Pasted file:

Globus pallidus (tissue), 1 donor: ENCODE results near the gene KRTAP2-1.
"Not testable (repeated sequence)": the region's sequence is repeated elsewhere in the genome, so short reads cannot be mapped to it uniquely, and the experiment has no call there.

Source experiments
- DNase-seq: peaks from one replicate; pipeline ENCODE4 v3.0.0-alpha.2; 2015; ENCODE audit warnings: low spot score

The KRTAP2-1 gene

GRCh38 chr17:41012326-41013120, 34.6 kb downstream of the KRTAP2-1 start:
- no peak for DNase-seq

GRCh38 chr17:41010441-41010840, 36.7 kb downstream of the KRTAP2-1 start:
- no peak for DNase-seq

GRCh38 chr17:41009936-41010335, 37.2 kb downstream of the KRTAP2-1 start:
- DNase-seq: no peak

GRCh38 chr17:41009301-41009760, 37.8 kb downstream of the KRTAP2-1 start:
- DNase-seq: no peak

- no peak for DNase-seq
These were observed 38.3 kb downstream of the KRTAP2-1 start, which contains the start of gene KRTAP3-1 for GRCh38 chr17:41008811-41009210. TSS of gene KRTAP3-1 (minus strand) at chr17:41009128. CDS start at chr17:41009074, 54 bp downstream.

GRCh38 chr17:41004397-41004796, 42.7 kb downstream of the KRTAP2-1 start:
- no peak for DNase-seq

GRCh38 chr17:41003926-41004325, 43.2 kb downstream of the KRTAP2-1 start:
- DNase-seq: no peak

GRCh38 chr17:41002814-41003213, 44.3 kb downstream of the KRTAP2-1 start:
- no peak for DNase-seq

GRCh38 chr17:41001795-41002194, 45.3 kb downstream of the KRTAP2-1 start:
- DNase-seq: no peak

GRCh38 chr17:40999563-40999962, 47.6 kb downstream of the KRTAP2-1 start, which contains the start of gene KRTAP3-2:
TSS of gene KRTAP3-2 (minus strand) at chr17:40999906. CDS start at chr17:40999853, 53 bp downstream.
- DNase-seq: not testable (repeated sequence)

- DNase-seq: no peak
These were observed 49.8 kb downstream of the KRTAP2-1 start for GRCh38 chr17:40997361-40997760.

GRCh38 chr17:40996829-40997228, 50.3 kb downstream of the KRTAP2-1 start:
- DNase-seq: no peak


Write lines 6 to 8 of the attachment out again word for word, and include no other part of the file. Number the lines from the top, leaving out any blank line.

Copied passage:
GRCh38 chr17:41012326-41013120, 34.6 kb downstream of the KRTAP2-1 start:
- no peak for DNase-seq

GRCh38 chr17:41010441-41010840, 36.7 kb downstream of the KRTAP2-1 start: